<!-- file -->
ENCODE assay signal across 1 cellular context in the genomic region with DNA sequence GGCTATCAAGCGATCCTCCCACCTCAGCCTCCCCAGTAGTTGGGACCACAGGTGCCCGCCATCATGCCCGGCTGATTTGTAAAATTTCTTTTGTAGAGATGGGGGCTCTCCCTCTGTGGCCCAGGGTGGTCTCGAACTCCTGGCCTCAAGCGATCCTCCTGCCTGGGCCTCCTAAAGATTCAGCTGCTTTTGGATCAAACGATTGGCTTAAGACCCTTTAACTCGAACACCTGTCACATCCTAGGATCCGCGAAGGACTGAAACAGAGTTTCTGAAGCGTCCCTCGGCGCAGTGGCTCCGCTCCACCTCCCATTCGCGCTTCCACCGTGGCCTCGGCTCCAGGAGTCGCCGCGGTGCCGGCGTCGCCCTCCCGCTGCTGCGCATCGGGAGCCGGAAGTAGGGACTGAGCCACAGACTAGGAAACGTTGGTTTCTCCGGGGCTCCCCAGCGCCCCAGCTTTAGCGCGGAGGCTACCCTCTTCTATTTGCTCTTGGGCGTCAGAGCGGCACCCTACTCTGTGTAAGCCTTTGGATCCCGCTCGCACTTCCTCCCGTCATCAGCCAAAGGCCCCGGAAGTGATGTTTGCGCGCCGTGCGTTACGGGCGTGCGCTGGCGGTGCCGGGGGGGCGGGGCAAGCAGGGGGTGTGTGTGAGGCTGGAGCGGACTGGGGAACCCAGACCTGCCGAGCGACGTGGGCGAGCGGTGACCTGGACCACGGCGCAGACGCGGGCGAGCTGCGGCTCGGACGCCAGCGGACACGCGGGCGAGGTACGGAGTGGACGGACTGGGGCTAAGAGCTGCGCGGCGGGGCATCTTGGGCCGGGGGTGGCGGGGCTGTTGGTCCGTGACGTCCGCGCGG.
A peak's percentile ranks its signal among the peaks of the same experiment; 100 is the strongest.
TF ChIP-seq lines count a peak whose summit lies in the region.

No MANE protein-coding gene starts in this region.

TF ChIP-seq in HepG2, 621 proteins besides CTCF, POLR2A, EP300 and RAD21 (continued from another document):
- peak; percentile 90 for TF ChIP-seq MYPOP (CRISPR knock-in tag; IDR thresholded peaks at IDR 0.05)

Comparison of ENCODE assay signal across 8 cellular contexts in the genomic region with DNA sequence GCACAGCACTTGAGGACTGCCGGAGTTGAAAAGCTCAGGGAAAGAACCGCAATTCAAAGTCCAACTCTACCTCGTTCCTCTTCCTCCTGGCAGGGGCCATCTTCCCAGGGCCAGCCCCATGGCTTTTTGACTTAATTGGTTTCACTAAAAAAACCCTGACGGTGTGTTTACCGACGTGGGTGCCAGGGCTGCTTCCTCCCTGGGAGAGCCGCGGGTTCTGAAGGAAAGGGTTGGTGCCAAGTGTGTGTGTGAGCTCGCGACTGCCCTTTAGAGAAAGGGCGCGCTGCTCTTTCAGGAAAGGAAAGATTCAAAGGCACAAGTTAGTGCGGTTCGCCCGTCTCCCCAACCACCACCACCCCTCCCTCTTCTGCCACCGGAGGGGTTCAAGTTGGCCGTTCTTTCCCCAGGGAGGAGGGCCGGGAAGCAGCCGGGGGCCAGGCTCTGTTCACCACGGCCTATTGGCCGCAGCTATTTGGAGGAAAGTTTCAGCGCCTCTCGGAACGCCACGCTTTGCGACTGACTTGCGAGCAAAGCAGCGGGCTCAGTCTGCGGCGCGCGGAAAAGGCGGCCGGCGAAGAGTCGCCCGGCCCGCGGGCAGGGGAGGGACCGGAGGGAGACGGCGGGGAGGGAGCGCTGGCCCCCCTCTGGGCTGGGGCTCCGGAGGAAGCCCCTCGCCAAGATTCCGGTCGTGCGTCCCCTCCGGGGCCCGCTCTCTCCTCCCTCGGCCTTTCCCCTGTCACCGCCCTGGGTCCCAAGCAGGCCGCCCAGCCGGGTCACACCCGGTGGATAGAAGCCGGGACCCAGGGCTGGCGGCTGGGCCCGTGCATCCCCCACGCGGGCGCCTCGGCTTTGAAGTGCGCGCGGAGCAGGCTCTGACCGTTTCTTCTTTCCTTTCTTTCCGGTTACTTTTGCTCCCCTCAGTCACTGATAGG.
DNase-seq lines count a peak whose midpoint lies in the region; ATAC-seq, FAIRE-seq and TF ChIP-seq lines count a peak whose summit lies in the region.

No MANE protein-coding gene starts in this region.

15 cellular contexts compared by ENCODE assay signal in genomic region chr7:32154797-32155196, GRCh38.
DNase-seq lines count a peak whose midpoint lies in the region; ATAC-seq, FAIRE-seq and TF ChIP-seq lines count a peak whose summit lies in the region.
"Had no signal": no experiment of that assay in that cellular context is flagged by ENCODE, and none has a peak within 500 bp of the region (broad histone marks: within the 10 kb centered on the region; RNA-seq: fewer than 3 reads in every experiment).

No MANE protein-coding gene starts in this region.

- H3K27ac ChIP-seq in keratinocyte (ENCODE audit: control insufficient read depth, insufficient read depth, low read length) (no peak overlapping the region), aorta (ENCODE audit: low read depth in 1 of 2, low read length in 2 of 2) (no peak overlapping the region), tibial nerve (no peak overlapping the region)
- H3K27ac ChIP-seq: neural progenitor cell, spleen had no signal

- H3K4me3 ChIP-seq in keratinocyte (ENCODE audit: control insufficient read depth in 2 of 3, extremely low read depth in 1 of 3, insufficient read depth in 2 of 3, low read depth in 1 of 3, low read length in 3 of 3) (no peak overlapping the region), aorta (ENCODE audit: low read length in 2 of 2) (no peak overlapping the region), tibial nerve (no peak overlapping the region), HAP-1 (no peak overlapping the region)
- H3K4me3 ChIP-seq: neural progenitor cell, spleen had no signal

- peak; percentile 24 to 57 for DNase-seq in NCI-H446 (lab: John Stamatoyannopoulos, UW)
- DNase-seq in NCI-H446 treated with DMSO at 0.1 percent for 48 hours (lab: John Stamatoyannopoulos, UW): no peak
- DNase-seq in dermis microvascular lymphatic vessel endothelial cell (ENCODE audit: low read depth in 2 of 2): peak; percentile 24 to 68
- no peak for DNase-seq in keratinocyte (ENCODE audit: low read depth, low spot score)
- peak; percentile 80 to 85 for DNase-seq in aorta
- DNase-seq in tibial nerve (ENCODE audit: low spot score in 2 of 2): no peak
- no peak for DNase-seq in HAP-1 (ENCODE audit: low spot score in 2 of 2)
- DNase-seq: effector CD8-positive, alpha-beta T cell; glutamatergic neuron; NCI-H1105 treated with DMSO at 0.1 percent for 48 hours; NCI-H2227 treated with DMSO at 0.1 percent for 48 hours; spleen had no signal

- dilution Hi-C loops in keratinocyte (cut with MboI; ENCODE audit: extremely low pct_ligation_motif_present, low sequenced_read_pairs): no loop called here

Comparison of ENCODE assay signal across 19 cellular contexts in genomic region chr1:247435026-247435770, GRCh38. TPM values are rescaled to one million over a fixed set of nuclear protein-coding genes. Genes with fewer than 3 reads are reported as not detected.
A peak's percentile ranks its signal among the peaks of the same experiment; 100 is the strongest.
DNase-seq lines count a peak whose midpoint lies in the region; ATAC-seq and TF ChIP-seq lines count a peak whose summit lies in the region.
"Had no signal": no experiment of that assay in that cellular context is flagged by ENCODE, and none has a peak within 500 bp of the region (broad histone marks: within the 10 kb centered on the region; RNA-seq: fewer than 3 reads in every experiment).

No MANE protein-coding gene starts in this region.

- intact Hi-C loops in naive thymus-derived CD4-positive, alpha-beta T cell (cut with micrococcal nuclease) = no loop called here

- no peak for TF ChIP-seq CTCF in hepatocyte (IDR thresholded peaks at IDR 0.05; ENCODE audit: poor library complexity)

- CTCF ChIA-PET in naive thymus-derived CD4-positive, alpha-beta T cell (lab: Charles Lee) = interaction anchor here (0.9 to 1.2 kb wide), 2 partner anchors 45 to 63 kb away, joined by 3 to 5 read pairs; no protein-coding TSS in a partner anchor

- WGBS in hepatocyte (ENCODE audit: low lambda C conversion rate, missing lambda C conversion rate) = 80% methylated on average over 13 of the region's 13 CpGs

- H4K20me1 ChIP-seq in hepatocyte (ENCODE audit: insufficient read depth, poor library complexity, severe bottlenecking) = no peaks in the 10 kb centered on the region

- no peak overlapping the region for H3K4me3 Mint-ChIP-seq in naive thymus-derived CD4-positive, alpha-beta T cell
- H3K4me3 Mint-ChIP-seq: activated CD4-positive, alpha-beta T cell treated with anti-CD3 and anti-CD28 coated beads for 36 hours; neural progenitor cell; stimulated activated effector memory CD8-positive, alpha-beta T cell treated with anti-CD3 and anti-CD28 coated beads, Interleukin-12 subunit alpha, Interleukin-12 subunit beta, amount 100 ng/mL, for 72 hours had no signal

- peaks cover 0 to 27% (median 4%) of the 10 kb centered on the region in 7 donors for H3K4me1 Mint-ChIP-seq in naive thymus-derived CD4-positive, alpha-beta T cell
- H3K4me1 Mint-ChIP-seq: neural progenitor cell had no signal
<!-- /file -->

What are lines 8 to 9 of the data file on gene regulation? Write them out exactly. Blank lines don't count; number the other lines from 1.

DNase-seq lines count a peak whose midpoint lies in the region; ATAC-seq, FAIRE-seq and TF ChIP-seq lines count a peak whose summit lies in the region.

No MANE protein-coding gene starts in this region.